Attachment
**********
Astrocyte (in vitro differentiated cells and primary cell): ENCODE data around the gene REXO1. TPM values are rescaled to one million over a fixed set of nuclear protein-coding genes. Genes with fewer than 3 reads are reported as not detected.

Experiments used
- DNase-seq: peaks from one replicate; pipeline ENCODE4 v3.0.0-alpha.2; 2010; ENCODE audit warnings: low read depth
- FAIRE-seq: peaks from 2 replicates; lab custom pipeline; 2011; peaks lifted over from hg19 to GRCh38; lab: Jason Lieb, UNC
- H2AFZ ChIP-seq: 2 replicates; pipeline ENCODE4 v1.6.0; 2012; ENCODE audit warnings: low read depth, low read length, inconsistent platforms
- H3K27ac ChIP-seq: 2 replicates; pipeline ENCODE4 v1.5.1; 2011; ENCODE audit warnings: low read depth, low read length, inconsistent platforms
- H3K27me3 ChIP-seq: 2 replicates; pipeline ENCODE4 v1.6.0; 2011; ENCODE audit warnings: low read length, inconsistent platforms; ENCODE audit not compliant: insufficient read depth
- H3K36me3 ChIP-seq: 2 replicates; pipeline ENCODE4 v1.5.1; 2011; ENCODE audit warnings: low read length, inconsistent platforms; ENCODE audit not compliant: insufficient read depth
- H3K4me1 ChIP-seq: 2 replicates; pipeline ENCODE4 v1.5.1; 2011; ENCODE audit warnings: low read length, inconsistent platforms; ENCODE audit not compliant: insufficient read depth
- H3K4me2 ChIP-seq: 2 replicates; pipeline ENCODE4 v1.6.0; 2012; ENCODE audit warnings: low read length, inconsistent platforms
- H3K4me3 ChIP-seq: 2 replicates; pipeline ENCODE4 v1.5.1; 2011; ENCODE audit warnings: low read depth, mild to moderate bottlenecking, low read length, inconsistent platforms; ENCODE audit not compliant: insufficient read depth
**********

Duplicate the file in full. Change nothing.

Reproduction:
Astrocyte (in vitro differentiated cells and primary cell): ENCODE data around the gene REXO1. TPM values are rescaled to one million over a fixed set of nuclear protein-coding genes. Genes with fewer than 3 reads are reported as not detected.

Experiments used
- DNase-seq: peaks from one replicate; pipeline ENCODE4 v3.0.0-alpha.2; 2010; ENCODE audit warnings: low read depth
- FAIRE-seq: peaks from 2 replicates; lab custom pipeline; 2011; peaks lifted over from hg19 to GRCh38; lab: Jason Lieb, UNC
- H2AFZ ChIP-seq: 2 replicates; pipeline ENCODE4 v1.6.0; 2012; ENCODE audit warnings: low read depth, low read length, inconsistent platforms
- H3K27ac ChIP-seq: 2 replicates; pipeline ENCODE4 v1.5.1; 2011; ENCODE audit warnings: low read depth, low read length, inconsistent platforms
- H3K27me3 ChIP-seq: 2 replicates; pipeline ENCODE4 v1.6.0; 2011; ENCODE audit warnings: low read length, inconsistent platforms; ENCODE audit not compliant: insufficient read depth
- H3K36me3 ChIP-seq: 2 replicates; pipeline ENCODE4 v1.5.1; 2011; ENCODE audit warnings: low read length, inconsistent platforms; ENCODE audit not compliant: insufficient read depth
- H3K4me1 ChIP-seq: 2 replicates; pipeline ENCODE4 v1.5.1; 2011; ENCODE audit warnings: low read length, inconsistent platforms; ENCODE audit not compliant: insufficient read depth
- H3K4me2 ChIP-seq: 2 replicates; pipeline ENCODE4 v1.6.0; 2012; ENCODE audit warnings: low read length, inconsistent platforms
- H3K4me3 ChIP-seq: 2 replicates; pipeline ENCODE4 v1.5.1; 2011; ENCODE audit warnings: low read depth, mild to moderate bottlenecking, low read length, inconsistent platforms; ENCODE audit not compliant: insufficient read depth